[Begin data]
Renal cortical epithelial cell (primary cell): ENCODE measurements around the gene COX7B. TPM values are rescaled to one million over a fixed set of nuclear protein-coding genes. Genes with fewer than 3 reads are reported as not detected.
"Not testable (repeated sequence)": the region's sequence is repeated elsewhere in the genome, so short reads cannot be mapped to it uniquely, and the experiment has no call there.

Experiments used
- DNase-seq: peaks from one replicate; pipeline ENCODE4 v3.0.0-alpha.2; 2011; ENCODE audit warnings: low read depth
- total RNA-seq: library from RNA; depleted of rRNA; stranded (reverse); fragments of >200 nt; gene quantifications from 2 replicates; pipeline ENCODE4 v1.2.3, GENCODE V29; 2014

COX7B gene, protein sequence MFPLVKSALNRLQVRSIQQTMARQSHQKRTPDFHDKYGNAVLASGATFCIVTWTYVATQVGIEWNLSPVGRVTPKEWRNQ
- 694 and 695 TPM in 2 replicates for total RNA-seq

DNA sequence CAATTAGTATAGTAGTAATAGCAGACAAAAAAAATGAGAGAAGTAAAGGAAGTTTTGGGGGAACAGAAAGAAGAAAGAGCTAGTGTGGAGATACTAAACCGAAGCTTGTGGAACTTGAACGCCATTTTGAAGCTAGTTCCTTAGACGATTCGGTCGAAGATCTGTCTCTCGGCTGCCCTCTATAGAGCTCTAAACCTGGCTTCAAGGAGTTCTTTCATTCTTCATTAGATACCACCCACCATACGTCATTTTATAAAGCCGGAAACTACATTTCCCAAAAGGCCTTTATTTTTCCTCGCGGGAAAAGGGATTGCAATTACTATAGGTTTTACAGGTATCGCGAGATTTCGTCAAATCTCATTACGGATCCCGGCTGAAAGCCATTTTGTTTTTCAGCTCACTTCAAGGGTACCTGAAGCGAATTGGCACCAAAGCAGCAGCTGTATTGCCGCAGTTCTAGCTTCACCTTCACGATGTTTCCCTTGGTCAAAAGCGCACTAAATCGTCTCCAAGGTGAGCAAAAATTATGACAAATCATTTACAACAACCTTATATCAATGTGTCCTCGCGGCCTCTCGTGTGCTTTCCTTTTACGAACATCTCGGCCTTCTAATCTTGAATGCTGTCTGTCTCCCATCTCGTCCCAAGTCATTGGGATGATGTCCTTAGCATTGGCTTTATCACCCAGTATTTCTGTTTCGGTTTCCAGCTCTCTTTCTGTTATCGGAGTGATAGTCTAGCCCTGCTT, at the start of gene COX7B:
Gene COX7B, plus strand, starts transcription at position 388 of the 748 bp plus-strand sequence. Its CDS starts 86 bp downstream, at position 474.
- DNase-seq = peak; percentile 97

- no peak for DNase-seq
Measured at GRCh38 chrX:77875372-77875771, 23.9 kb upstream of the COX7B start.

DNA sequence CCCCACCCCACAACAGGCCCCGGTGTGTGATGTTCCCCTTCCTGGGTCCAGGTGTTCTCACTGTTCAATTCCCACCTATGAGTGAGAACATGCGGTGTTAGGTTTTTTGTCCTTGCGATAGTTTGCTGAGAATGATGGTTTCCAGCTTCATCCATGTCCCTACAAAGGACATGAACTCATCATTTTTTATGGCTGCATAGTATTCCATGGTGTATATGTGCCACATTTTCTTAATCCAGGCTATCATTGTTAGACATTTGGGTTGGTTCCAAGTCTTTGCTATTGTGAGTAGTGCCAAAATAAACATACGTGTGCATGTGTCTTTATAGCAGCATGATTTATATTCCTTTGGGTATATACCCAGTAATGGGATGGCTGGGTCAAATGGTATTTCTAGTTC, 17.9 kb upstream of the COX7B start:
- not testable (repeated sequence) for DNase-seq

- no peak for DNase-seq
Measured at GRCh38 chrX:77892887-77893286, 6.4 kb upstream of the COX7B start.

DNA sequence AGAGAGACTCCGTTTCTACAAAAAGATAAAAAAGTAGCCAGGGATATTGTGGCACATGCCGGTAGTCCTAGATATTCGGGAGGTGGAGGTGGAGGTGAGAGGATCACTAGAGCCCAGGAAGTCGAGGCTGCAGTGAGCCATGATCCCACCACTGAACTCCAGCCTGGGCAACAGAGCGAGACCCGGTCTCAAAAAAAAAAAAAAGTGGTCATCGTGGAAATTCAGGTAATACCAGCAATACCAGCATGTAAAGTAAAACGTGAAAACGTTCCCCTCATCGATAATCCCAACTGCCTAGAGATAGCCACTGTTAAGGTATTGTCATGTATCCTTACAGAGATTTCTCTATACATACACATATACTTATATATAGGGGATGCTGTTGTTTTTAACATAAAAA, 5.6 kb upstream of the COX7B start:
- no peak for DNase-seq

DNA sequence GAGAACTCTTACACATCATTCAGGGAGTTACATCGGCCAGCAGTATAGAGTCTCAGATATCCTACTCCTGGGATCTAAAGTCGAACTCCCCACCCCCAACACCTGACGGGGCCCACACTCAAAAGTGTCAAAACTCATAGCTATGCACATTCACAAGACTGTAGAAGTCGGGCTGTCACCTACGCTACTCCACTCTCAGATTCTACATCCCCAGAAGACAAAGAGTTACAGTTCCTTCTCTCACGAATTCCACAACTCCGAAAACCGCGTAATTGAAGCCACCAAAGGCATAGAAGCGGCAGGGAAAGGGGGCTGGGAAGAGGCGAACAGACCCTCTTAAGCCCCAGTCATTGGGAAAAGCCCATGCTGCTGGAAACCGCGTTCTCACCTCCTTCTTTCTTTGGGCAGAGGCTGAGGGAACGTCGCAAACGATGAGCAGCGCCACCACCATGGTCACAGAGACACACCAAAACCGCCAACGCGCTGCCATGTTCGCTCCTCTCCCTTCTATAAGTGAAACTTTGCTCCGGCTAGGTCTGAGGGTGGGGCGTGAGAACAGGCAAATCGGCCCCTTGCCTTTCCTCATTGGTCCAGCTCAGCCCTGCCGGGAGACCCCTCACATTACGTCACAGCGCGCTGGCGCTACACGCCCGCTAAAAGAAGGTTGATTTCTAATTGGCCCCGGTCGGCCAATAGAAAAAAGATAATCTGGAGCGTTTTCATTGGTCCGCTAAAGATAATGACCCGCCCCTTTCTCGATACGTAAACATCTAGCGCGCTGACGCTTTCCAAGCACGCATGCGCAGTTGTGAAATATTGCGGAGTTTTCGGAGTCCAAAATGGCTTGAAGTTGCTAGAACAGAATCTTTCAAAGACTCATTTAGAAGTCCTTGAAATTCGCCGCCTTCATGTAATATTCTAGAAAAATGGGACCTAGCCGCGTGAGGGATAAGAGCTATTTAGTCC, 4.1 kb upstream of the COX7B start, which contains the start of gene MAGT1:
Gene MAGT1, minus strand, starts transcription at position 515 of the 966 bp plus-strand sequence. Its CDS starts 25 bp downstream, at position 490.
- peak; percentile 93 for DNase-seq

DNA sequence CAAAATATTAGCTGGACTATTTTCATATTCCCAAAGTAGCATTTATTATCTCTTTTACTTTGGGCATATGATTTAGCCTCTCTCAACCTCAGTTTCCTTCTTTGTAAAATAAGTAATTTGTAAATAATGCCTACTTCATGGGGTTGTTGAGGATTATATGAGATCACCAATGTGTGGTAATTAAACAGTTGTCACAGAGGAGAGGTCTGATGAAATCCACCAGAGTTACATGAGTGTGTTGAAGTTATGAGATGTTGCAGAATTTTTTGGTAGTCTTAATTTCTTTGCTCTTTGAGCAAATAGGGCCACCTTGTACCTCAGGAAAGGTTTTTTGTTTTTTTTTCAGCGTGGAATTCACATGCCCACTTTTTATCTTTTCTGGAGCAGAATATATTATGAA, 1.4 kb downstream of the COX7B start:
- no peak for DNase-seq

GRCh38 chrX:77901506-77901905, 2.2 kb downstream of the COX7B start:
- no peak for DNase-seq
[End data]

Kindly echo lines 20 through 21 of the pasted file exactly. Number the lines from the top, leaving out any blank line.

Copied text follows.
Gene MAGT1, minus strand, starts transcription at position 515 of the 966 bp plus-strand sequence. Its CDS starts 25 bp downstream, at position 490.
- peak; percentile 93 for DNase-seq